Here, note that inputs of the two channels are down-mixed from original five-channel signals and that outputs of the five channels are restored to the original five-channel signals. Also note that the two-channel signals refer to signals usually outputted respectively from front left and right speakers and that the five-channel signals refer to signals usually outputted respectively from front left and right speakers, rear left and right speakers, and a front center speaker.

As shown in FIG. 2, the acoustic signal processing apparatus 900 includes a pre-mixing matrix M1 (901), decorrelators (also described as “De correlators” or “Decorrelators”) 902 and 903, and a post-mixing matrix M2 (904).

The pre-mixing matrix M1 (901) converts the inputs of an input 1 and an input 2 to five-channel signals through a process whereby matrix arithmetic related to gain control is performed on the inputs. Out of the five-channel signals, signals of two channels are respectively converted to incoherent signals through processes performed by the decorrelators 902 and 903. The post-mixing matrix M2 (904) generates the outputs of the five-channel signals through a process whereby matrix arithmetic related to phase control is performed on signals of five channels in total, including the signals of the two channels converted by the decorrelators 902 and 903 and the unconverted signals of the remaining three channels.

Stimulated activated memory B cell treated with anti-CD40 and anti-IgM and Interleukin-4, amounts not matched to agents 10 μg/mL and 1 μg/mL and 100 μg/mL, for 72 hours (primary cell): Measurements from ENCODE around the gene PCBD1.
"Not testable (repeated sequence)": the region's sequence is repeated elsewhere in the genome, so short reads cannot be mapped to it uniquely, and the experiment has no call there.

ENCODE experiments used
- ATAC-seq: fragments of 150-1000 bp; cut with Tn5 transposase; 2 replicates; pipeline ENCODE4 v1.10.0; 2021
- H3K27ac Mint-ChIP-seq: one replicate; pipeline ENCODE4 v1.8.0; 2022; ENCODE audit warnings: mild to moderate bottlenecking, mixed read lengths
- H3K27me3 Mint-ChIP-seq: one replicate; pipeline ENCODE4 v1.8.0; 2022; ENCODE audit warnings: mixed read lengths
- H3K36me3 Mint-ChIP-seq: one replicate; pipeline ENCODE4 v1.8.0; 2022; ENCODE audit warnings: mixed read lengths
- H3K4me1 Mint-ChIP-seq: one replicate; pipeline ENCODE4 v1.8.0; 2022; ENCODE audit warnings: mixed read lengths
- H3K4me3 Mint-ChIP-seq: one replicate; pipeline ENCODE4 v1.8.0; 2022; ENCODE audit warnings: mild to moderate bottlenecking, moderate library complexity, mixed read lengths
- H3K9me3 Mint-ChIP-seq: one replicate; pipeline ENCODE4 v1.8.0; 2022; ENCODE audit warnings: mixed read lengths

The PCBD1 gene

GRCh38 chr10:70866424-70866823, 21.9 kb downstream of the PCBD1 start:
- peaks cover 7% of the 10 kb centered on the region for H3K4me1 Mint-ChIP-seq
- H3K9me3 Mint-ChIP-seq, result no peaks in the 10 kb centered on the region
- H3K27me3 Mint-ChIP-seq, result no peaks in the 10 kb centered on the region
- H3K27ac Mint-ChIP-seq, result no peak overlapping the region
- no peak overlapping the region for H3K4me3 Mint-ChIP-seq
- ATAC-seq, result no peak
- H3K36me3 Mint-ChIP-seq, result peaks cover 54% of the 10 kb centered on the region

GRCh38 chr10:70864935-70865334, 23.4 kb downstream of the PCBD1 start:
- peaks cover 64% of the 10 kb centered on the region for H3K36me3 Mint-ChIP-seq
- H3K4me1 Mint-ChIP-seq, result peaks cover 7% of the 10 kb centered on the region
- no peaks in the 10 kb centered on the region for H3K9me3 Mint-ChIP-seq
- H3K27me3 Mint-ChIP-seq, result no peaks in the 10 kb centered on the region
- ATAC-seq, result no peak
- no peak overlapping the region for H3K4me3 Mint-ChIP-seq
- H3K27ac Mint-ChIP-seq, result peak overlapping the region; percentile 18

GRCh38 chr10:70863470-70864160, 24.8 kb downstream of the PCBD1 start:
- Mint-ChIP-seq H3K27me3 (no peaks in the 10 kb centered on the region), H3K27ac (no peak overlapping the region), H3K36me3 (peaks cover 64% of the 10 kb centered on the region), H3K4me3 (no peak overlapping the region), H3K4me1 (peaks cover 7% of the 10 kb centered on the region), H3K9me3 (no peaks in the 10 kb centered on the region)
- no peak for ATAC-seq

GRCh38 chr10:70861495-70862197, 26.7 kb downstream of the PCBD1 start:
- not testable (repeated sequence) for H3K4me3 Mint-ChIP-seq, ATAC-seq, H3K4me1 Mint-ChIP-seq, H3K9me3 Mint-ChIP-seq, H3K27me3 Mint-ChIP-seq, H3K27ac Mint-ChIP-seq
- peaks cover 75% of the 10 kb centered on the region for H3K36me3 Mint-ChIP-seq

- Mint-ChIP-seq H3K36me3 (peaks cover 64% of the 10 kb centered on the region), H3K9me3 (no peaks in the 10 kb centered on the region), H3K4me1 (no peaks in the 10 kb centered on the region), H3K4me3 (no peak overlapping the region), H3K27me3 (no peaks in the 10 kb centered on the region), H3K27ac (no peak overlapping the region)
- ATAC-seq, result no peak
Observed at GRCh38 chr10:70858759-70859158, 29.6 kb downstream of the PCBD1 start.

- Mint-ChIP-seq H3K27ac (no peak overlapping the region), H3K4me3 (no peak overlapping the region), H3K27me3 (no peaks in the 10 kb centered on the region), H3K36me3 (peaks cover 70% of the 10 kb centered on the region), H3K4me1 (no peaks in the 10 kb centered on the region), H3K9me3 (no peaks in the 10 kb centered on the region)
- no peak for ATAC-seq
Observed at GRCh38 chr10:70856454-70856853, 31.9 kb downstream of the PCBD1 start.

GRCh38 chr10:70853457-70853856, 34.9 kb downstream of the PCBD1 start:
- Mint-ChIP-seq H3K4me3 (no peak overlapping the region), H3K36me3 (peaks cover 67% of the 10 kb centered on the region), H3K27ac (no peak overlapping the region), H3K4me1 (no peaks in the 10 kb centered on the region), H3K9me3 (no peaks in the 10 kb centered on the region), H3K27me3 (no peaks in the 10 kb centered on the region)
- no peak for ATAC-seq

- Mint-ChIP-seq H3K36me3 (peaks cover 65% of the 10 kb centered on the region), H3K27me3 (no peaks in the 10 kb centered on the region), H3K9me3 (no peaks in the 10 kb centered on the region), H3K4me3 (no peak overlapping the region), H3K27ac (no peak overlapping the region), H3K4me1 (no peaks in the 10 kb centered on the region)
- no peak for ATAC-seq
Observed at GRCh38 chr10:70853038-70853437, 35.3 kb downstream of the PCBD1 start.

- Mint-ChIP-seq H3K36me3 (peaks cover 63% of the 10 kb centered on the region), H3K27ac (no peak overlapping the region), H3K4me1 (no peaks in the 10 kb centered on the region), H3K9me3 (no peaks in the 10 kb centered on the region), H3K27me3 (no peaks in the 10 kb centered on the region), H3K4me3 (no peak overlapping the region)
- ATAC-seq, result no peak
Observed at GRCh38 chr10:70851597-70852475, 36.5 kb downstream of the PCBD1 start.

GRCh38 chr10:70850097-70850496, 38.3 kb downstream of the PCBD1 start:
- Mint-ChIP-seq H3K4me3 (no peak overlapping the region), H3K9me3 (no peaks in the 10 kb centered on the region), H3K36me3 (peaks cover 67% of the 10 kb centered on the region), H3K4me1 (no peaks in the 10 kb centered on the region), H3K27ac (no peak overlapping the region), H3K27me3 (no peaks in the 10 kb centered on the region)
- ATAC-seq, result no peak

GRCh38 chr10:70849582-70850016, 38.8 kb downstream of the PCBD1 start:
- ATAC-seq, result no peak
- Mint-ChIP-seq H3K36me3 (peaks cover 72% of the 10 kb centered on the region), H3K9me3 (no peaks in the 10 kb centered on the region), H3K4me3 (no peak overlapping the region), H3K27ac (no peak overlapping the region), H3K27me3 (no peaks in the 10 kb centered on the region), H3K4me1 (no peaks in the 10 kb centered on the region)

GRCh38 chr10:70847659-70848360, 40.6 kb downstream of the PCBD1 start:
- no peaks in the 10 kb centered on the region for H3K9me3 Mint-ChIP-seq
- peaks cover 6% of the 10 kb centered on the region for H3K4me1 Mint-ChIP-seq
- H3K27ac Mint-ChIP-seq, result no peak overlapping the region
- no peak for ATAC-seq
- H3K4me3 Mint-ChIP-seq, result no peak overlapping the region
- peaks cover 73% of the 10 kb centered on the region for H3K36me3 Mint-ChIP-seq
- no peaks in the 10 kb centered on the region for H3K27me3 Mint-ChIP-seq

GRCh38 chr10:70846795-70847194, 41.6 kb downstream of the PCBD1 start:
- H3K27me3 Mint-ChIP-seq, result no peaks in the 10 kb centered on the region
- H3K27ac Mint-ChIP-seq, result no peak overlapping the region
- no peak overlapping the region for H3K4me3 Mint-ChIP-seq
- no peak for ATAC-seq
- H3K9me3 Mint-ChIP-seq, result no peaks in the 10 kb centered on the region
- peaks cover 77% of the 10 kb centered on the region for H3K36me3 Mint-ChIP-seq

FIG. 3 is a block diagram showing a more detailed functional structure of the acoustic signal processing apparatus 900. It should be noted here that although FIG. 2 shows the signals flow from left to right, FIG. 3 shows the signals flow from right to left. Since the insides of the pre-mixing matrix M1 (901) and the post-mixing matrix M2 (904) are defined by the matrix arithmetic, the diagram of FIG. 3 is illustrated to show that the signals flow from right to left only in order for mathematical expressions of matrix arithmetic expressions to agree with the flow of the signals. Thus, the diagram is essentially the same as that of FIG. 2.

In addition to the pre-mixing matrix M1 (901), the decorrelators 902 and 903, and the post-mixing matrix M2 (904) described above, the acoustic signal processing apparatus 900 further includes two determinant generation units 905 and 907, and two interpolation units 906 and 908.

As shown in FIG. 3, the signal processing for the pre-mixing matrix M1 (901) is realized by a determinant of a five-row*two-column matrix. In general, a determinant shown below as Equation (1) is defined as an example of the pre-mixing matrix M1 (901).

[ Equation 1 ] R 1 l , m = γ l , m 1 3 [ α l , m + 2 β l , m - 1 1 α l , m - 1 β l , m + 2 1 ( 1 - α l , m ) 2 ( 1 - β l , m ) 2 - 2 α l , m + 2 β l , m - 1 1 α l , m - 1 β l , m + 2 1 ] , ( 1 )

In Equation (1), α and β are values obtained from acoustic spatial coefficients called CPC (Channel Prediction Coefficients), and γ is a value obtained from an acoustic spatial coefficient called an ICC (Inter Channel Correlation).